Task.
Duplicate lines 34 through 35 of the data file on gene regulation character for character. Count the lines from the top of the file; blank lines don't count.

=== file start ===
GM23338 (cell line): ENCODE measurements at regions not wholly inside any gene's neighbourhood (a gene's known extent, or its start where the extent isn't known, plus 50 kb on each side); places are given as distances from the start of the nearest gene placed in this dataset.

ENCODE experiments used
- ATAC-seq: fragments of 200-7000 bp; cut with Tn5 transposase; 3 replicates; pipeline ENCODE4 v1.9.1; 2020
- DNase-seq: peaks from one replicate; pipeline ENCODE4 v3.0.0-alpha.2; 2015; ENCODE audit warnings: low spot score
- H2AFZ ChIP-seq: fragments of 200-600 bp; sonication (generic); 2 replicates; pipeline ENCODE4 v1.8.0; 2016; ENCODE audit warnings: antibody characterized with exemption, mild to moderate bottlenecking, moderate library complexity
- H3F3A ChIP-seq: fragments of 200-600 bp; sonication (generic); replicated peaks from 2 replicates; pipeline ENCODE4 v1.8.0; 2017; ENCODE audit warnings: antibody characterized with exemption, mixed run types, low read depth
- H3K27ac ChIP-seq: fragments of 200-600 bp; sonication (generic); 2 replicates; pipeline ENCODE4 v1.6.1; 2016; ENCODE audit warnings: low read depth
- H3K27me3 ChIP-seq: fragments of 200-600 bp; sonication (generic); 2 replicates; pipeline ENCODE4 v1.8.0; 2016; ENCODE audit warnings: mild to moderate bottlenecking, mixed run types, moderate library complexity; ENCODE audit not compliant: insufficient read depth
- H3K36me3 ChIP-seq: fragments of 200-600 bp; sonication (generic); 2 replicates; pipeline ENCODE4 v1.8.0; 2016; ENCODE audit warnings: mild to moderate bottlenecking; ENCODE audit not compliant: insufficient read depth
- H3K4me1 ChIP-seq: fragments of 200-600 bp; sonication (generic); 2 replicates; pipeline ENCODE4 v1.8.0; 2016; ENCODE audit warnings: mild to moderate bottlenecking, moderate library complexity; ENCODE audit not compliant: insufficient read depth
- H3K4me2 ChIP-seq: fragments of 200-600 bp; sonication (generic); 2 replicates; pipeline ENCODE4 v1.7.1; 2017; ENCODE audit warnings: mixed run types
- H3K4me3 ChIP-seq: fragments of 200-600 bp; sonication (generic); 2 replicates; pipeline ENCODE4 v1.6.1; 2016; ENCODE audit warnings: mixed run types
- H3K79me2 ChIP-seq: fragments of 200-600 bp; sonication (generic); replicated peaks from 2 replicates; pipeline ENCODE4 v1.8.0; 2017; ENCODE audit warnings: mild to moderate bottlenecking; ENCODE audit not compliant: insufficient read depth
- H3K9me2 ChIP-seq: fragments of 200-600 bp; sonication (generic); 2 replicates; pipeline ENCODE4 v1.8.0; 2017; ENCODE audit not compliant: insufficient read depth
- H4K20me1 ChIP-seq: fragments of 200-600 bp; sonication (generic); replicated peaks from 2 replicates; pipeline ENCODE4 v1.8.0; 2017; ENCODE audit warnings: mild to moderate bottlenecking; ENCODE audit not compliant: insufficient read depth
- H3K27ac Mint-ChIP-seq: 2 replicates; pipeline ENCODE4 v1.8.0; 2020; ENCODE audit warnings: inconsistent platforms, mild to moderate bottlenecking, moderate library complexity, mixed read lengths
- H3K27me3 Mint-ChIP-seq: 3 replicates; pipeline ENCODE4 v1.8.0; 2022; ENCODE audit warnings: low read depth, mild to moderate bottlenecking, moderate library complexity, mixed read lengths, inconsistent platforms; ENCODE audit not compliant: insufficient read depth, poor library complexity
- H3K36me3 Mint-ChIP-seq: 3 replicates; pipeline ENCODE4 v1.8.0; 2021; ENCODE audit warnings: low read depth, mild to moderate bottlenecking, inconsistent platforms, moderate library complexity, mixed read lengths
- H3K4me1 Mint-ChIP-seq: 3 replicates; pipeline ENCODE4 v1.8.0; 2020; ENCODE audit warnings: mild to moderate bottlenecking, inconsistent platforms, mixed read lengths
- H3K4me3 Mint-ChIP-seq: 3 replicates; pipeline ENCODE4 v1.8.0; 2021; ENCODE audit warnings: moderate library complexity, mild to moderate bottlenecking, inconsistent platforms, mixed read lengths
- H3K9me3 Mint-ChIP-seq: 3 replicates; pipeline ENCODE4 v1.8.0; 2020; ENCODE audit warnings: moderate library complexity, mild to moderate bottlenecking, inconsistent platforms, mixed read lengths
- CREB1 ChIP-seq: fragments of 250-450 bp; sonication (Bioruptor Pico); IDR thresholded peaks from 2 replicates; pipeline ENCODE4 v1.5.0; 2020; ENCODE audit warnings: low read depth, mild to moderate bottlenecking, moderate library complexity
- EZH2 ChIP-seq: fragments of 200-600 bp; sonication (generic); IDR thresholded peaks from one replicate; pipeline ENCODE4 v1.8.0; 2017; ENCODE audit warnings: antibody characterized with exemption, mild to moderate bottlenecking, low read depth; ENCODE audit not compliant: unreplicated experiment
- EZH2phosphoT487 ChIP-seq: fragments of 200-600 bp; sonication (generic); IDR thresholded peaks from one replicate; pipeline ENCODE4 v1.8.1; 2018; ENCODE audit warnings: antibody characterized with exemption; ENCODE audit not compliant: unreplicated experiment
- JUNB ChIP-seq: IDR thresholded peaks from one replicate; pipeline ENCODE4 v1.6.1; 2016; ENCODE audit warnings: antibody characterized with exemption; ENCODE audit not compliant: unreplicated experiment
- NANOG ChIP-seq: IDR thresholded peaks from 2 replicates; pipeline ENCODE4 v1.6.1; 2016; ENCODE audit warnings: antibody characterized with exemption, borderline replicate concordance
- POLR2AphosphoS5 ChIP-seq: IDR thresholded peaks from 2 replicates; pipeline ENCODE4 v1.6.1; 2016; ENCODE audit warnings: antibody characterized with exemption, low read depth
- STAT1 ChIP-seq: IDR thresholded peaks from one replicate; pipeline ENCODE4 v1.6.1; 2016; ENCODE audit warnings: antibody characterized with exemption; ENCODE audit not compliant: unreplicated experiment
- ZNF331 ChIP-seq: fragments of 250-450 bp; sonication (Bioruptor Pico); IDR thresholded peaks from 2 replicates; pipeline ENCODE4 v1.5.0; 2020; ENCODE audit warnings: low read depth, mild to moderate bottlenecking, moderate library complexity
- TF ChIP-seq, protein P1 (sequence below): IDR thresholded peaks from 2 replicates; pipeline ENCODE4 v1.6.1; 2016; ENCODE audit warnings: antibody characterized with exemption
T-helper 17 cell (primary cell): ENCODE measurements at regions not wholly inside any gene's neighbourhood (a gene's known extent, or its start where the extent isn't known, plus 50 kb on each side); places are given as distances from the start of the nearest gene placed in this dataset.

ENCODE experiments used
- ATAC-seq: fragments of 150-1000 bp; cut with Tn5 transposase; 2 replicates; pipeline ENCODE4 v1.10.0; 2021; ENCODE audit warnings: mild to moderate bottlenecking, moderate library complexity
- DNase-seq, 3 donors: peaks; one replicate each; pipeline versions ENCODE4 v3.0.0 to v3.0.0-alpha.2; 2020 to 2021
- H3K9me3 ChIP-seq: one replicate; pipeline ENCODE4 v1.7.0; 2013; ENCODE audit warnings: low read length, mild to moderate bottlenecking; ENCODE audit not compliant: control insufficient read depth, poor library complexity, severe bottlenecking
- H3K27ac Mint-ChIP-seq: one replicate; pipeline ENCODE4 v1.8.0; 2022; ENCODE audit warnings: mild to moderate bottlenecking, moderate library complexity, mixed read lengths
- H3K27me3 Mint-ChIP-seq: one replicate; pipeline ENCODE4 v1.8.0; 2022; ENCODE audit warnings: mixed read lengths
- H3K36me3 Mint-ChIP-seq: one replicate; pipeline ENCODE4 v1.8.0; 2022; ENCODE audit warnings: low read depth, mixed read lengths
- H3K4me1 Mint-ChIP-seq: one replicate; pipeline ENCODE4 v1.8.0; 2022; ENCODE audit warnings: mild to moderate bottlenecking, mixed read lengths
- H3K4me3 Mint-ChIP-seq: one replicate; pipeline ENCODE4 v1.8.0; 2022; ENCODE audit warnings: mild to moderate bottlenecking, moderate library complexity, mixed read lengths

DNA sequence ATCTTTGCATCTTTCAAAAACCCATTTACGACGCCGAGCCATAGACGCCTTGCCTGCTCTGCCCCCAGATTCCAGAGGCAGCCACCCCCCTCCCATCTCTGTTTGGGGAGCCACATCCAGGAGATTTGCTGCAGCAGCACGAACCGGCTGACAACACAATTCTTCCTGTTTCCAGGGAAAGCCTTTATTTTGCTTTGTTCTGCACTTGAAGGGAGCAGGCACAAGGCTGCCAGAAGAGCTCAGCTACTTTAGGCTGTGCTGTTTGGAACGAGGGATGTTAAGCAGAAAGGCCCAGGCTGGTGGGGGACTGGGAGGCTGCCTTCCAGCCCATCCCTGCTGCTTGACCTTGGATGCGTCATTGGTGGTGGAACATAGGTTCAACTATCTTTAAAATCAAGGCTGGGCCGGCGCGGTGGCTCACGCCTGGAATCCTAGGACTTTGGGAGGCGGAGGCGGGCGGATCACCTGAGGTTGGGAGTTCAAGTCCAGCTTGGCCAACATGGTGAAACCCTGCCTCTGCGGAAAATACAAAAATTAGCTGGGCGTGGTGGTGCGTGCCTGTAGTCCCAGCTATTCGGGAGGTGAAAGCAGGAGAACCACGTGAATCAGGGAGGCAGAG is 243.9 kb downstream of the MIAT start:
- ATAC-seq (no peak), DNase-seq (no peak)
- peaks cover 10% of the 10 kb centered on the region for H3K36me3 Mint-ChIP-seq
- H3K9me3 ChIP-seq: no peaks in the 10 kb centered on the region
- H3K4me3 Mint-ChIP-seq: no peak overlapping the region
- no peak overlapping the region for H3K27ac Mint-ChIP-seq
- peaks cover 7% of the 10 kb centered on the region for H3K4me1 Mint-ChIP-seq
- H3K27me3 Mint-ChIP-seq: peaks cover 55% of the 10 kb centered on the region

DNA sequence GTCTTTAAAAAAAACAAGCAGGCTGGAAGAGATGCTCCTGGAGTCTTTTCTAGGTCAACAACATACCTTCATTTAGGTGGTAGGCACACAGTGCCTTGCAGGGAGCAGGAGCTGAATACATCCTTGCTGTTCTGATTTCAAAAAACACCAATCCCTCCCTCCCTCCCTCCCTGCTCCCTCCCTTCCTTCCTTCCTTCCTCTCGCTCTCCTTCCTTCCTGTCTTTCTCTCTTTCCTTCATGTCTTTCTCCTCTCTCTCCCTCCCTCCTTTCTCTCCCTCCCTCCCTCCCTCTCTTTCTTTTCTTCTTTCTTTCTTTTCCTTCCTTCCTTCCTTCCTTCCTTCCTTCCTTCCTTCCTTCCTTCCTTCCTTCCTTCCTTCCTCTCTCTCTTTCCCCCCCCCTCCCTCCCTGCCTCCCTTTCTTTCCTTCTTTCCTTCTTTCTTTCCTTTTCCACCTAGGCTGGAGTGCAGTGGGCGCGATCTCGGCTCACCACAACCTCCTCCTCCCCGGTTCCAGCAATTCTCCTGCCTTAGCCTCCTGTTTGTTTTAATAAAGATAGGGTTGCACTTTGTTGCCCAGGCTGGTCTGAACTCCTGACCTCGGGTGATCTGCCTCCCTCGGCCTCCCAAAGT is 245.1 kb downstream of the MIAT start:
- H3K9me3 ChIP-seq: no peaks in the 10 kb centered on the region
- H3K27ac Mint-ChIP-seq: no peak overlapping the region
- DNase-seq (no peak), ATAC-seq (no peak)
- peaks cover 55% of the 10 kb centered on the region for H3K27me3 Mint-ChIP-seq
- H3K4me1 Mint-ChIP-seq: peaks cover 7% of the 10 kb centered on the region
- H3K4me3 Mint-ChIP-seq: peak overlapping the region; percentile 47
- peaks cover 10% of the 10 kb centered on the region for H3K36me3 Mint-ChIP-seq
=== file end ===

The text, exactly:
- DNase-seq, 3 donors: peaks; one replicate each; pipeline versions ENCODE4 v3.0.0 to v3.0.0-alpha.2; 2020 to 2021
- H3K9me3 ChIP-seq: one replicate; pipeline ENCODE4 v1.7.0; 2013; ENCODE audit warnings: low read length, mild to moderate bottlenecking; ENCODE audit not compliant: control insufficient read depth, poor library complexity, severe bottlenecking